Under the reformed budgetary timetable, the Estimates for expenditure by Departments are outlined every October in the budget and set out in detail in the Revised Estimates Volume published before the end of the year. Under the new budgetary cycle, the Estimates are voted on by the Dáil in the first few months of the year and Departments are expected to live within the voted expenditure. On occasion, however, as the Deputy will be aware, the Estimate for a Department needs to be increased or changed during the course of the year. This occurs for a number of reasons, including policy reasons, for example, when the Government decides it is appropriate to allocate additional funding to certain areas. A second reason could be an overrun in expenditure, which occurs occasionally, for example, in a demand-led area where Estimates are not always exactly accurate. Timing events may also occur, which change the timing of certain receipts or payments, particularly payments from the European Union or appropriations-in-aid that may come later or earlier than expected. Such changes in timing may also alter the voted moneys. Technical adjustments also occur when Departments move money within their Estimates for technical reasons. Such changes must be voted on by the Dáil. As the Deputy will be aware, sometimes the House votes to shift rather than increase money provided for in an Estimate. These are the reasons Supplementary Estimates are introduced.

As outlined in the spring economic statement, Ireland is on course to exit the excessive deficit procedure this year. In this context, the Government is prepared to allocate an appropriate level of additional expenditure in 2015 to enhance delivery of key public services. More details of the 2015 outturn position will be issued at budget time, as requested by the Deputy. Under the Government's fiscal strategy and compliant with the fiscal rules, the budget on 13 October will set out the 2016 level of expenditure, which will be €750 million above the outturn figure.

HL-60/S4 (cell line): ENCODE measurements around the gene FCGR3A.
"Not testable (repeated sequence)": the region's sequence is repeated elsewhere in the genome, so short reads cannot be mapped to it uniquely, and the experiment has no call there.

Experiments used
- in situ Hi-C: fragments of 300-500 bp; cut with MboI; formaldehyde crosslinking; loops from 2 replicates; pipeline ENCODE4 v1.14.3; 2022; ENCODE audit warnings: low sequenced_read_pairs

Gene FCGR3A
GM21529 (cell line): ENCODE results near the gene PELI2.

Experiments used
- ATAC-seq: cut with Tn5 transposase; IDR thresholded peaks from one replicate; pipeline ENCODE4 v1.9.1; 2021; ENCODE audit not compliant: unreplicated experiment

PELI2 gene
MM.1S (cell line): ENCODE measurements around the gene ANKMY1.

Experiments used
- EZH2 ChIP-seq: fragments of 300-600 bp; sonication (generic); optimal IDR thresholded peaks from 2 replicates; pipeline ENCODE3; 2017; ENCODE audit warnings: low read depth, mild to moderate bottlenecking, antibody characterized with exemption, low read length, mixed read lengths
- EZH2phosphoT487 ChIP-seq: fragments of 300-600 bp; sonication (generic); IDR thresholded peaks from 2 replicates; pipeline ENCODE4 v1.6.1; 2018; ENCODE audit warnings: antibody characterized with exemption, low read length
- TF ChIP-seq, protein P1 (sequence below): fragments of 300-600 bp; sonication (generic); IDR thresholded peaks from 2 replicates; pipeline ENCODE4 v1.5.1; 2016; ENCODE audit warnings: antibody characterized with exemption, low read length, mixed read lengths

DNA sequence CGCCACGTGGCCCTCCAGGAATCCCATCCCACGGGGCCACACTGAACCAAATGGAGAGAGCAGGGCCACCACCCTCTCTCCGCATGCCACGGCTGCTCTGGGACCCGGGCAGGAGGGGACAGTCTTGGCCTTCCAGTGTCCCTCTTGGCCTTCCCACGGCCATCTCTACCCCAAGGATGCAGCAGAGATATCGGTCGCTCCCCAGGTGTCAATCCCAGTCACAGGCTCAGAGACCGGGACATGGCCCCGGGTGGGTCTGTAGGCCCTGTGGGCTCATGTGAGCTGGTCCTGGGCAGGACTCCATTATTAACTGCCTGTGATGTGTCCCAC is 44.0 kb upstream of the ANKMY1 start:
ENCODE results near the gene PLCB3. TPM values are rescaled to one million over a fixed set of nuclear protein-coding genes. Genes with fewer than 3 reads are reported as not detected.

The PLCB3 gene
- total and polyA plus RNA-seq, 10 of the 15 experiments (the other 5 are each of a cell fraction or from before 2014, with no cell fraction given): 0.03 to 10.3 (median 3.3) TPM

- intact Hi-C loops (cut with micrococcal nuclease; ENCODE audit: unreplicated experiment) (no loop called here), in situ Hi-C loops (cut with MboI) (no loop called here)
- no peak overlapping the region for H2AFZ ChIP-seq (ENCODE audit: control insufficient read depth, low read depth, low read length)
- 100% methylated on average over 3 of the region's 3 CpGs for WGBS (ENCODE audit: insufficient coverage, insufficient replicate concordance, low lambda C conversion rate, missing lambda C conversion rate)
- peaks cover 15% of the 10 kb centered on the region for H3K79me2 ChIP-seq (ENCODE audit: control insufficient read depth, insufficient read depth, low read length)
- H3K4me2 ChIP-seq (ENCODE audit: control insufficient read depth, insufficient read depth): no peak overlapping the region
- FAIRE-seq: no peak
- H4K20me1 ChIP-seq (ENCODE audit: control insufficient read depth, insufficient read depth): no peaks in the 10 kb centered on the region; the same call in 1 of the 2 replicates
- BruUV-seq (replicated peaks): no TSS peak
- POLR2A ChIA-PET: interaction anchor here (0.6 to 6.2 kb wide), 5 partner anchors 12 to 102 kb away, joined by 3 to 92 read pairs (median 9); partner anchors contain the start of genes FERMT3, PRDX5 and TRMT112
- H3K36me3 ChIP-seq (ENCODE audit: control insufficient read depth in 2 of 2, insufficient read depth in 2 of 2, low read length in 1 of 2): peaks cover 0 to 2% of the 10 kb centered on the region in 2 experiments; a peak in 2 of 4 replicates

To summarise the Minister's response, the House will be given a close estimate of the final outturn of expenditure on budget day. This will include possible Supplementary Estimates, although the figure will not be precise.

That is correct.

If the budget for 2016 is based on the outturn for 2015, the Minister must have a reasonable indication of the 2015 outturn figure. It is possible that no Supplementary Estimates will be introduced. Does this mean the budget will be based on figures in respect of the outturn of expenditure in 2015? If so, will this figure be held back from the Dáil or will this information be shared with members of the public whose money the Government is spending?

The Minister referred to the possibility of €750 million being made available for additional expenditure in the coming year and indicated he wants to live within that figure. However, given that the Supplementary Estimates for 2014 amounted to €1.2 billion, the public is entitled to conclude that the additional expenditure provided for on budget day is only small change when compared to the additional expenditure that will be announced by the end of the year. The Government is diminishing the role of the budget by introducing Supplementary Estimates that are larger than the expenditure increases provided for in the budget.